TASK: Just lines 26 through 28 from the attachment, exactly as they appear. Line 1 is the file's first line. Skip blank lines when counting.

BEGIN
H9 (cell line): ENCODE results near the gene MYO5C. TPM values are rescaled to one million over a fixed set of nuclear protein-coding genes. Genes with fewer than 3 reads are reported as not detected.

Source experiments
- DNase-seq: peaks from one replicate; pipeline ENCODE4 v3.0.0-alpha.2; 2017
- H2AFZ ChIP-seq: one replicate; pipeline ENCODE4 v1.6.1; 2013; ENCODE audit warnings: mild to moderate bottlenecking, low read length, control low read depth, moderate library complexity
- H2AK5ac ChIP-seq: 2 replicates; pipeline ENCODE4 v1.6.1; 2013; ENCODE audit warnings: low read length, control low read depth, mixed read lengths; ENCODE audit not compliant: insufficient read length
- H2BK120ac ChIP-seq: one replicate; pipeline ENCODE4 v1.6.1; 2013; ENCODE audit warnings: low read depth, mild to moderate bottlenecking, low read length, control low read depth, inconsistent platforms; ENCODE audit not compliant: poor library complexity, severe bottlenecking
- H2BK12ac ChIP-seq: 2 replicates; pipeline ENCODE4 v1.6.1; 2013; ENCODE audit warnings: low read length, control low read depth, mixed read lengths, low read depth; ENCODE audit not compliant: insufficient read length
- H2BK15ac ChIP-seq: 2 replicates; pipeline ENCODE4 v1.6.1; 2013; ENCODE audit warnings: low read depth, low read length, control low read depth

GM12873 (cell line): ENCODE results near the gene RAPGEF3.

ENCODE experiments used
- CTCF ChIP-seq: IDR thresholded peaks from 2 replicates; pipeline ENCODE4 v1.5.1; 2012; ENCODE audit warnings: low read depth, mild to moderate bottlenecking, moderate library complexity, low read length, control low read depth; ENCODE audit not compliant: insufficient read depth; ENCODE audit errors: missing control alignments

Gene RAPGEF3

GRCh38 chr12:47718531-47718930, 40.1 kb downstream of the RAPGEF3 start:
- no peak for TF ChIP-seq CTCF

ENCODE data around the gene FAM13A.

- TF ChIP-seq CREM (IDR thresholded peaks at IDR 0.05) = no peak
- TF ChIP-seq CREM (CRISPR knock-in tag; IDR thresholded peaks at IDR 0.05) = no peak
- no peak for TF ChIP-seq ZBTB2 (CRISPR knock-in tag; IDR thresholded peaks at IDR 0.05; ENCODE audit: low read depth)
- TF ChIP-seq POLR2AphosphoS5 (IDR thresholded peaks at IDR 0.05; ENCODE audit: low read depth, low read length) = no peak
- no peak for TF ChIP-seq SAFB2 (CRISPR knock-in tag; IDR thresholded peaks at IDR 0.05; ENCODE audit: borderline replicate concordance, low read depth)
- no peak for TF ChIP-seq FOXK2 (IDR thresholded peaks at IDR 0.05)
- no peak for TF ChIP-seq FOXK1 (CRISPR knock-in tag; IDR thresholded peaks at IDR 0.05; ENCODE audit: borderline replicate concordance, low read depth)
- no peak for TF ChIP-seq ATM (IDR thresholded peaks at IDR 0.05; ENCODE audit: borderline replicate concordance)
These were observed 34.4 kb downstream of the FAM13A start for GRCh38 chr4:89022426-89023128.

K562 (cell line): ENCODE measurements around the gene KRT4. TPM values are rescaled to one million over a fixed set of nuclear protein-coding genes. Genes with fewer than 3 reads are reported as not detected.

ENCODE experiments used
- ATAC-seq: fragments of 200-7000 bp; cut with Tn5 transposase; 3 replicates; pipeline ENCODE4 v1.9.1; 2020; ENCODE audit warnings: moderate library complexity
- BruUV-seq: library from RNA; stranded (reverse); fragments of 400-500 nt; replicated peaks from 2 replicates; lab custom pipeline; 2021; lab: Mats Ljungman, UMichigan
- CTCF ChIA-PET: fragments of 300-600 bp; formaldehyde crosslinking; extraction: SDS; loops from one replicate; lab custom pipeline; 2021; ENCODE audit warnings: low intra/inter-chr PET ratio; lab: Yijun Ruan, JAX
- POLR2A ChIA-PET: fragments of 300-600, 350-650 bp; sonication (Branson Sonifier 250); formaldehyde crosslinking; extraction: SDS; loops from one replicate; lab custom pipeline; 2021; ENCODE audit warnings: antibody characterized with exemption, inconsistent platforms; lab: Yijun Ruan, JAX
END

ENCODE experiments used
- ATAC-seq: fragments of 200-7000 bp; cut with Tn5 transposase; 3 replicates; pipeline ENCODE4 v1.9.1; 2020; ENCODE audit warnings: moderate library complexity
- BruUV-seq: library from RNA; stranded (reverse); fragments of 400-500 nt; replicated peaks from 2 replicates; lab custom pipeline; 2021; lab: Mats Ljungman, UMichigan